“But Biden’s ignoring the law and giving away half a trillion dollars to buy votes. Isn’t that just the sort of thing they’re warning that Trump would do? Why is it okay when Biden does it? After all, I remember hearing both Biden and Nancy Pelosi admitting the president didn’t have the power to do this—right up until Biden did it.”

“You’re missing the point,” I said. “A lot of people drop out or pay too much for a graduate degree. They feel like they got ripped off. And, heck, fewer people might go to college if they have to pay for it.”


“Well, we want people to go to college,” I said.

“Who does?”

“We do,” I said. “College makes us better citizens and better people.”

“Really? I drive a lot of different people, and I’ve never thought those who went to college are better. They’re just more impressed with themselves. From what my friends tell me, college sounds like it’s mostly about sleeping late, taking easy classes, and scrolling on phones. How is that supposed to make you a better person, anyway?”

“I just don’t think you appreciate the stress these borrowers are under,” I said.

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She looked puzzled. “Didn’t the radio say that the people who borrowed this money already got a pandemic ‘pause’? That they didn’t have to make any payments for three years?”

“Sure,” I said. “And that’s—”

“And there was zero-interest. And credit was given as if they had made payments?” she asked.

“Yes,” I said. “And that’s—”

“So, they already got over $200 billion in free money. Meanwhile, the rest of us still had to make our car payments and mortgage payments.”

“That’s why it’s so unfair to ask people to repay it now,” I said. “You see, they’ve gotten used to having that money to spend. They’ve spent it on clothes, vacations, and ‘play therapy.’ It’s inhumane to insist they suddenly start repaying those loans now.”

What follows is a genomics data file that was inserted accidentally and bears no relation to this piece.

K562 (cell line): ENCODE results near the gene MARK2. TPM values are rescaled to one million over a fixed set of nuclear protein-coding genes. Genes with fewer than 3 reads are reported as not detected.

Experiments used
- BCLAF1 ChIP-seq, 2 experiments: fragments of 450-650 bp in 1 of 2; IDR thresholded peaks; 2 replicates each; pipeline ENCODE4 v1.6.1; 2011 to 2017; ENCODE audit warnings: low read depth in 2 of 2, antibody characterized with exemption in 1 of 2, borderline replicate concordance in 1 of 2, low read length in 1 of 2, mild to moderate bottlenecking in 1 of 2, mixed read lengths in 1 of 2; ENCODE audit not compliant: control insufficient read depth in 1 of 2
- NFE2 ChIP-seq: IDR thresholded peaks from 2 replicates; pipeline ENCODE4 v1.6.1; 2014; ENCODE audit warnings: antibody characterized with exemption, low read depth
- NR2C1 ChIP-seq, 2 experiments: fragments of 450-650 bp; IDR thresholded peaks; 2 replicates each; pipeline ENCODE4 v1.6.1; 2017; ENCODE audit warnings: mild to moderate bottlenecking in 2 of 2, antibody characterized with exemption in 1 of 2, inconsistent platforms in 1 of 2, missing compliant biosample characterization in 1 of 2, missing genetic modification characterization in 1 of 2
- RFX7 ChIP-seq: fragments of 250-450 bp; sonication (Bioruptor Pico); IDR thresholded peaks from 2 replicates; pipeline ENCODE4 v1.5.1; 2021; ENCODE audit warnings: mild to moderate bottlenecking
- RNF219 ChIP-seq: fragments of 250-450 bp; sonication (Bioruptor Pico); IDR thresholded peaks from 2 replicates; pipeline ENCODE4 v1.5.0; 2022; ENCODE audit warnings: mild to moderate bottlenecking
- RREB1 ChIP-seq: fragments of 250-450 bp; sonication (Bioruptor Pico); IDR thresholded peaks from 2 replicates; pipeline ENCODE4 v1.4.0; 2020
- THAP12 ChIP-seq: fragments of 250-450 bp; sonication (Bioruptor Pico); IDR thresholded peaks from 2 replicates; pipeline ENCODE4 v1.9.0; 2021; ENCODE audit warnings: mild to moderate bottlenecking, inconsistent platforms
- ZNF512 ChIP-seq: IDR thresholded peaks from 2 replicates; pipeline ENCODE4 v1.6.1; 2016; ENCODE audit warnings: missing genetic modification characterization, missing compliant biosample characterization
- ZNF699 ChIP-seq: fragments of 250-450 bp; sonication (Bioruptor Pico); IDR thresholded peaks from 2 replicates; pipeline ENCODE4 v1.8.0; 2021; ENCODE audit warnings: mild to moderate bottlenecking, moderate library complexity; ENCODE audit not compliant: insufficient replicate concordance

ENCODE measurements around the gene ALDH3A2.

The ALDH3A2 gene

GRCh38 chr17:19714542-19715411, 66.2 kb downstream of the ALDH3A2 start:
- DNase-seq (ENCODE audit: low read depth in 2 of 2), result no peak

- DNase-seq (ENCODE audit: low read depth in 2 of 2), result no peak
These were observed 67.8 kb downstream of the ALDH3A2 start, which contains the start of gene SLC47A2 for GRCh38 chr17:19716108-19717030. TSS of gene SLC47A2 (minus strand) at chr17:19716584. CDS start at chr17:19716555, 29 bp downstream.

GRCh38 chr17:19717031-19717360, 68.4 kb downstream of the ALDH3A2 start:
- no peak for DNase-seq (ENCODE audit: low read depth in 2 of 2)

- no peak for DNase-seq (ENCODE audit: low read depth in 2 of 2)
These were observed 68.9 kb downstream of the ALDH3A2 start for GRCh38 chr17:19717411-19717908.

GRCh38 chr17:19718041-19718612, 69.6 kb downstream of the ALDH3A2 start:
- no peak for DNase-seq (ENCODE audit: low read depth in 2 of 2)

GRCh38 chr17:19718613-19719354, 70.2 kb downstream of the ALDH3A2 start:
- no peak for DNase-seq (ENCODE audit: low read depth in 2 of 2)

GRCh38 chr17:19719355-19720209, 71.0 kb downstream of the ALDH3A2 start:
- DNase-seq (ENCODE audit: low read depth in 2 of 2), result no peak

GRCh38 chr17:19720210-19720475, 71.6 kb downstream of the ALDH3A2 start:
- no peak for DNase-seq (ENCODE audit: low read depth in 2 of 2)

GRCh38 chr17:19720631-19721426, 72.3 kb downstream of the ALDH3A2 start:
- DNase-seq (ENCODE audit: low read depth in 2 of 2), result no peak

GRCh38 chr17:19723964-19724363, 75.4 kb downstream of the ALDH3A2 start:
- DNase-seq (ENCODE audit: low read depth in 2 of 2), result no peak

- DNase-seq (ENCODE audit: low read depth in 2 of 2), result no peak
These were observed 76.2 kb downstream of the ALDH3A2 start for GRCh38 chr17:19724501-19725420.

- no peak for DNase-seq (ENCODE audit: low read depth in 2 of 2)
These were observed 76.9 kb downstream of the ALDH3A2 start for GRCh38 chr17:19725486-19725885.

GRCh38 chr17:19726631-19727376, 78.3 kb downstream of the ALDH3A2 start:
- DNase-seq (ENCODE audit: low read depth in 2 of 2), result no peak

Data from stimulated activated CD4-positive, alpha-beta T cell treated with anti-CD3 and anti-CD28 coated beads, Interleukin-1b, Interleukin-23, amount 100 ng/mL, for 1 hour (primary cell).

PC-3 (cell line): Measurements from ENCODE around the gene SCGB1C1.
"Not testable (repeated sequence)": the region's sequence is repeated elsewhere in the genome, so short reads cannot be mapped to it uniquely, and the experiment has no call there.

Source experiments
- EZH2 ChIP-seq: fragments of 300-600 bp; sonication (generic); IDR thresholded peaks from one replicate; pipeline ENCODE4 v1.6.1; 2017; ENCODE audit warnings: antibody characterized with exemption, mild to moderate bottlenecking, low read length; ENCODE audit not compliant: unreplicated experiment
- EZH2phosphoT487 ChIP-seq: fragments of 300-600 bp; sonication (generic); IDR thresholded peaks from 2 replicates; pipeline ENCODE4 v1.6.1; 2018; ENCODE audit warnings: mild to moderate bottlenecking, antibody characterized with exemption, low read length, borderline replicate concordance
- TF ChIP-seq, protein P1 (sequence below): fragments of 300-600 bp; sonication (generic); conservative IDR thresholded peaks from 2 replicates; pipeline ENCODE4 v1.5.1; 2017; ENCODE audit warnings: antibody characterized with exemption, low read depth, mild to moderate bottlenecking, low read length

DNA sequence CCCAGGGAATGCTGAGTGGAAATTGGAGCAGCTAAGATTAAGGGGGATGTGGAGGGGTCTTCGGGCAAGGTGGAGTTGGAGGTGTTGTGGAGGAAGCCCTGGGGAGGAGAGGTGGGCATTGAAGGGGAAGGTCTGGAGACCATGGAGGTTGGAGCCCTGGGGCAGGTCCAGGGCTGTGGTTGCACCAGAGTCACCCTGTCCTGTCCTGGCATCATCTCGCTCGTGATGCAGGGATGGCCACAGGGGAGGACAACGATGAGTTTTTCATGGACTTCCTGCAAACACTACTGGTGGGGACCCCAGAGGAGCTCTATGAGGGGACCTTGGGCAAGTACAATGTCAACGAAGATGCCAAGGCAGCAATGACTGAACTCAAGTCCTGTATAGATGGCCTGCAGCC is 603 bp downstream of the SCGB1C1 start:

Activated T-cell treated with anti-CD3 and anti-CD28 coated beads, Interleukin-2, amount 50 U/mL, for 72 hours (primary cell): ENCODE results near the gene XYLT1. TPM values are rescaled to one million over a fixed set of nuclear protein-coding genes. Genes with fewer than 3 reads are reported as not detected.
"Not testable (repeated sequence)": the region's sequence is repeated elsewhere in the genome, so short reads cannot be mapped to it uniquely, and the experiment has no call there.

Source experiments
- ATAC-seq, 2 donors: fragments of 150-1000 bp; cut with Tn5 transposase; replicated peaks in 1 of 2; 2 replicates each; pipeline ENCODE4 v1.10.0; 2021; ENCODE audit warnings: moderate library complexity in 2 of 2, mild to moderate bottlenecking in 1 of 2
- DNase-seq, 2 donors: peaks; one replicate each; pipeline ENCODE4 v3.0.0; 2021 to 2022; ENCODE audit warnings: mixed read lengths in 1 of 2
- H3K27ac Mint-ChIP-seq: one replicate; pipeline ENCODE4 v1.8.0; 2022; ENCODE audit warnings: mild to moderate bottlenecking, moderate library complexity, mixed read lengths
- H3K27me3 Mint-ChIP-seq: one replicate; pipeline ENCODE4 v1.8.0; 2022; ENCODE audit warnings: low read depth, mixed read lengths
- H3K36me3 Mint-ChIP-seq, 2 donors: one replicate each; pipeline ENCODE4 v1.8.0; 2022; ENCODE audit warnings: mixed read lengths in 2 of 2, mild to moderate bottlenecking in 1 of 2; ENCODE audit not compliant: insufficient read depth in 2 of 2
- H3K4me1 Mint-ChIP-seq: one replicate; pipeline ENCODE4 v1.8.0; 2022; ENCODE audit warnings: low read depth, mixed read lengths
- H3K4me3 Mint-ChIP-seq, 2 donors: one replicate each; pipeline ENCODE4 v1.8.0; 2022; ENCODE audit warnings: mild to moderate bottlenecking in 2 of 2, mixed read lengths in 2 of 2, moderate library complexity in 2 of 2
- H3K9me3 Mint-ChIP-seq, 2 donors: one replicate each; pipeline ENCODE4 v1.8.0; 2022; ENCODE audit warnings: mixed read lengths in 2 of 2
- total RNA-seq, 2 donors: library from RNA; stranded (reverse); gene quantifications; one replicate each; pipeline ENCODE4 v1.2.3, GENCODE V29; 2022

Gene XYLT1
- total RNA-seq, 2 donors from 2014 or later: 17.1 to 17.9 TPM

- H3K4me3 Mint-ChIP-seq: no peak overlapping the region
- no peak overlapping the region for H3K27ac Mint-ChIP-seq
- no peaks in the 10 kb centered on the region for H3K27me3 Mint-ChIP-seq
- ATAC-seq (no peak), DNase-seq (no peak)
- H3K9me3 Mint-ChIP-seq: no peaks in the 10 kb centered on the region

“Since I didn’t borrow $80,000 for college, maybe I’m not smart enough to understand,” she said, “but this sounds nuts. We gave these people a huge break and now, instead of saying thanks, they say that’s why we need to give them even more. What a bunch of deadbeats.”

“I don’t think you’re showing a lot of empathy,” I said.

“You know, I used to be in a bad relationship with a deadbeat,” she said. “It worked this same way. I thought I was being empathetic. But my therapist helped me see I was really being an enabler.”

We looked at each other through the rearview mirror.

“Let me ask you this,” she said finally. “If people don’t expect to repay their college loans, aren’t they likely to borrow more? And won’t colleges just go ahead and raise prices even higher? I mean, if the government was going to pay your Uber fare, you wouldn’t really care how much it cost.”

I was troubled by her callousness. I suggested she should try to be more compassionate.

“Maybe so,” she said. “But it seems like Biden’s trying to play me for a sucker. That’s not my idea of compassion.”

Frederick Hess is an executive editor of Education Next and the author of the blog “Old School with Rick Hess.”